The idea of loyalty and expectation seem to intersperse in the ongoing direction of what it means to be ambitious in the current world of “Billions”. In episode 4, “The Opportunity Zone”, it takes into place what nostalgia is, what has come before it and how it adjusts into our decisions. With Axelrod (as played by Damian Lewis), he sees it more as a competition to be used as a poker chip (though he still wants to think that he is doing for a greater good). The reality is that he knows he is a monster. If he is just making the balance known for PR reasons, then he doesn’t belong as much in the game…or likely people will eventually see through his lies to bring him down. The only variable becomes unless their own well being is too integrated into it already. The point of reference in this episode is Axelrod’s own original home of Yonkers, New York. It is where he came from but it doesn’t gel now with who he is now (as much as he likes that story). What is interesting is to see him BS poetic where he can see the experiences he had but not relate to it anymore (even while pretending he does).
The question becomes again, as with other shows, is the character doing this for himself or eve remotely or partially for others. This idea is balanced into a subplot with an artist he has befriended and bankrolled (again seemingly for the competition). But it is actually his second-in- command (Maggie Siff) who deconstructs the artist in a way (in one of the episode’s best scenes. She manifests the artist to see what it is he s doing versus the actual end result through actual will of purpose. The metaphor of a pizza maker and how that business integrates to what we think we are deserving of and what we are capable of are two different questions that begin to be explored. This reflects also in Chuck Rhodes, Siff’s ex-husband, in his continuing path to bring down Axelrod. The interrelation of family in this instance shows an interesting dynamic as little gives and balancing of ego make for stronger forward momentum. These small victories show inherent human nature and who might likely win. The last shot, while initially meant to show redemption instead breeds discord, not outwardly but inwardly within the aggressor, and that is the kind that can rot power from within.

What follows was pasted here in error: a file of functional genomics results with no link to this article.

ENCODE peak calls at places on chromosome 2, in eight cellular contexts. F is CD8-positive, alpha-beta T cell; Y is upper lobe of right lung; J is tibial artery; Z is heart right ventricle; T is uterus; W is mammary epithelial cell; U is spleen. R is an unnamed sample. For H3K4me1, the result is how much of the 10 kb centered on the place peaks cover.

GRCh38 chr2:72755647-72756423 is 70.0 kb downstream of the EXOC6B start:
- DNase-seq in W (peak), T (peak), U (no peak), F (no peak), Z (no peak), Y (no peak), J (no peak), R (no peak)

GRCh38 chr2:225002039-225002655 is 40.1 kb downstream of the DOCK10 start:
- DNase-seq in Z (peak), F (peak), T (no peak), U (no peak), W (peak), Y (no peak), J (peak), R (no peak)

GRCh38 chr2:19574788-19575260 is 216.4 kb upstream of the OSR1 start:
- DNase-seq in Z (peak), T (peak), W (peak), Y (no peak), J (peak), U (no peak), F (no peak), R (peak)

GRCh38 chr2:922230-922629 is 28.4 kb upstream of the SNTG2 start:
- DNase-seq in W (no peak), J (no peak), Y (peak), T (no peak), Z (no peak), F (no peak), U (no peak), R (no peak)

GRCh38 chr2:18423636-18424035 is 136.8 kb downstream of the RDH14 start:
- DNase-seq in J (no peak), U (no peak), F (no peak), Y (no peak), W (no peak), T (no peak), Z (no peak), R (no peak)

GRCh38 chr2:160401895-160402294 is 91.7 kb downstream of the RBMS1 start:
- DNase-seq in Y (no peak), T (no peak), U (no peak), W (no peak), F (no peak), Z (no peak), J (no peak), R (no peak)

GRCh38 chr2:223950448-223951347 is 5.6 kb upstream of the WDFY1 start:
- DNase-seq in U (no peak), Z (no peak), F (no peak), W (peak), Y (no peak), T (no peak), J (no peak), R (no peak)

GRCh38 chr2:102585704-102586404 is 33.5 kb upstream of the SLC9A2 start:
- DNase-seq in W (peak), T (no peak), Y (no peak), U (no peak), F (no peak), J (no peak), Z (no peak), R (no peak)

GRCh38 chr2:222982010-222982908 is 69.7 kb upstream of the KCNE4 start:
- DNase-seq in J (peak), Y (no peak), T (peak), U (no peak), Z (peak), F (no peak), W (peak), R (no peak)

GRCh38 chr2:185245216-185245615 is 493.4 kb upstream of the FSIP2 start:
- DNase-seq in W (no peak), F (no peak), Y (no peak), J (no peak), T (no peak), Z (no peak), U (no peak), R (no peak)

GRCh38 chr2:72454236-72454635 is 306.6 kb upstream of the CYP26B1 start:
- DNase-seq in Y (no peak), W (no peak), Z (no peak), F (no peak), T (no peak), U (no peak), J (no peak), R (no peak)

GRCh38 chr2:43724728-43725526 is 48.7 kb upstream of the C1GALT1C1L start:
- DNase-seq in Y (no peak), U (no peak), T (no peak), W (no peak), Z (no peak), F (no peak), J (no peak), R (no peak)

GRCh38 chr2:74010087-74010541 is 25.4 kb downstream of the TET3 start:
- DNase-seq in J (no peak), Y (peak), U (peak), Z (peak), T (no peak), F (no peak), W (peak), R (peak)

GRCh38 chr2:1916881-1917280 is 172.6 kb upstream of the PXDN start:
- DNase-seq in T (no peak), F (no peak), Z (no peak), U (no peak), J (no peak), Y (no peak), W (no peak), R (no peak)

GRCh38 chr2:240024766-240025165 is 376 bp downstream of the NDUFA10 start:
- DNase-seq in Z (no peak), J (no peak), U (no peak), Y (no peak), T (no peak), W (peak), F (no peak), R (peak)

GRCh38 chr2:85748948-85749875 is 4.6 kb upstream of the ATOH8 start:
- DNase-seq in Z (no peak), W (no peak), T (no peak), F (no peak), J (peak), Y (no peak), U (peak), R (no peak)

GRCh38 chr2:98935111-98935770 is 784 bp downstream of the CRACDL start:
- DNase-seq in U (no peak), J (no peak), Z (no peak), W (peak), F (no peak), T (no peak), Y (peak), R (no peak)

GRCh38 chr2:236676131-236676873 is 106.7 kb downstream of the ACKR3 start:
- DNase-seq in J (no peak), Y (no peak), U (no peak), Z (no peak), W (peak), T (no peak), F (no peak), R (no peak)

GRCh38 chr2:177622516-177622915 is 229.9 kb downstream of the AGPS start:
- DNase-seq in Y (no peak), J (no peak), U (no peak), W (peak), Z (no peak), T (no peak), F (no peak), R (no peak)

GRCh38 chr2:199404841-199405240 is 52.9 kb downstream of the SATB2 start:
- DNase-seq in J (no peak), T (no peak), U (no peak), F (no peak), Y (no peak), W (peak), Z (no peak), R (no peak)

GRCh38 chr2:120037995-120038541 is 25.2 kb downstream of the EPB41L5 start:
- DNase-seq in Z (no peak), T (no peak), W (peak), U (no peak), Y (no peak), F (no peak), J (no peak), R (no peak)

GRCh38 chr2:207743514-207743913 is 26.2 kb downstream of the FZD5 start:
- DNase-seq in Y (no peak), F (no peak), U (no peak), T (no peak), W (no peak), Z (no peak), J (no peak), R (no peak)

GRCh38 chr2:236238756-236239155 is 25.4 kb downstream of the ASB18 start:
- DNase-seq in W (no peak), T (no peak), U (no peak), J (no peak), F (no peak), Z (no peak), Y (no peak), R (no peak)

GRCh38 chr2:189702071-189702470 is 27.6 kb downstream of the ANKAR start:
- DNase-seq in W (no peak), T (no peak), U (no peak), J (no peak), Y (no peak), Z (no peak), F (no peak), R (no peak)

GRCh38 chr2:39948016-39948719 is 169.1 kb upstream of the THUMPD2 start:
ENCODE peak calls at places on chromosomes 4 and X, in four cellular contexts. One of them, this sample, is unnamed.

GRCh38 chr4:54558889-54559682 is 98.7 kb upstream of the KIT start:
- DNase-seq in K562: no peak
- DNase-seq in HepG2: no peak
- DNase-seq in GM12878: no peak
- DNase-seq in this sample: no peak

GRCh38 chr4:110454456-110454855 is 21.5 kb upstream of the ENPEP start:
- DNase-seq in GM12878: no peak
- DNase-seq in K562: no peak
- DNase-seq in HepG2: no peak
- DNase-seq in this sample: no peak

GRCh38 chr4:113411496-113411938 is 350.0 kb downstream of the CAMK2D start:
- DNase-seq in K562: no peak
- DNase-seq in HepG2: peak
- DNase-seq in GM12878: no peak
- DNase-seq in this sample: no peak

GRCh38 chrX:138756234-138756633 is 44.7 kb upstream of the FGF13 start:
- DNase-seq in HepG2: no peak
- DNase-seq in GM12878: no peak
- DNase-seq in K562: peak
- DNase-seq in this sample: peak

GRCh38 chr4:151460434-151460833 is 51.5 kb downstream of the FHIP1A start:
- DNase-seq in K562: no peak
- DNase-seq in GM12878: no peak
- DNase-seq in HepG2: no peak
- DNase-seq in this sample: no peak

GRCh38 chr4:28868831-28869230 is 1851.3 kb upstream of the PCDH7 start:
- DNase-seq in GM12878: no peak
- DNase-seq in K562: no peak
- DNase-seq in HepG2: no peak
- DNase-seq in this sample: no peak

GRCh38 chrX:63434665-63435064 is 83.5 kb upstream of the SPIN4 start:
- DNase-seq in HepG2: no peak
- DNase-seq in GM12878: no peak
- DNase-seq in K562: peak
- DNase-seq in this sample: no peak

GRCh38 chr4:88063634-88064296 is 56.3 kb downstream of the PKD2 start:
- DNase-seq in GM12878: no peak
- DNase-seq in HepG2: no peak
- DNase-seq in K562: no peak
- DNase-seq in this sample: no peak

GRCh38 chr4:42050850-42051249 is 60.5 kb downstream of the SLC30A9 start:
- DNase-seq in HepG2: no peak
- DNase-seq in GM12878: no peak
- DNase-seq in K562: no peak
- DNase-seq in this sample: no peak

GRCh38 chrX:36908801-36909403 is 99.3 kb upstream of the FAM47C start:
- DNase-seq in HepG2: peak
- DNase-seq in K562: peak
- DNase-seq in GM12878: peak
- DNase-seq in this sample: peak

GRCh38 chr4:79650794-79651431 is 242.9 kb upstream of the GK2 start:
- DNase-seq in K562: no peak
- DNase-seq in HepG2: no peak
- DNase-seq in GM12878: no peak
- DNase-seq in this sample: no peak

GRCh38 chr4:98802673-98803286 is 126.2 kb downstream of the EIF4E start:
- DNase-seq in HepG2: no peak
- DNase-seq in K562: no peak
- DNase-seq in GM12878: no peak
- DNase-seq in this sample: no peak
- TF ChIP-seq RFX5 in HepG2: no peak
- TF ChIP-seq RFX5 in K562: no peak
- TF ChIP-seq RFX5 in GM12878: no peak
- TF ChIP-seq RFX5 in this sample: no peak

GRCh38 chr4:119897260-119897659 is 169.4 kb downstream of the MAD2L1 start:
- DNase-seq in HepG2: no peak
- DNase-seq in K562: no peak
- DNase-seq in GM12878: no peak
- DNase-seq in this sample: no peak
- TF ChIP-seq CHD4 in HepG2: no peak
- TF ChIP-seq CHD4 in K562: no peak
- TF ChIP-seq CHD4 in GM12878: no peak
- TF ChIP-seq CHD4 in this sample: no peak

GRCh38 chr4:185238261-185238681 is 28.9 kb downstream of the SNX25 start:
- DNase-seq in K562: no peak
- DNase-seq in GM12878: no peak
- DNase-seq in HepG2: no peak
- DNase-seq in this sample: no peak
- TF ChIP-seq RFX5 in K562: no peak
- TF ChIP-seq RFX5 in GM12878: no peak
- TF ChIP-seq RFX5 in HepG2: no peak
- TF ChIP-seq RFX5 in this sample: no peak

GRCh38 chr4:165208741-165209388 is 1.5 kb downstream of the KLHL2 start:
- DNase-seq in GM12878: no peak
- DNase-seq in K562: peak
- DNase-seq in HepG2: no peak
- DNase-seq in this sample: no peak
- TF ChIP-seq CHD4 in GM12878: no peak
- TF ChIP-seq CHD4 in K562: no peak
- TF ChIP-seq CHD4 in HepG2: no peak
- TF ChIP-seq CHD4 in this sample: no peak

By Tim Wassberg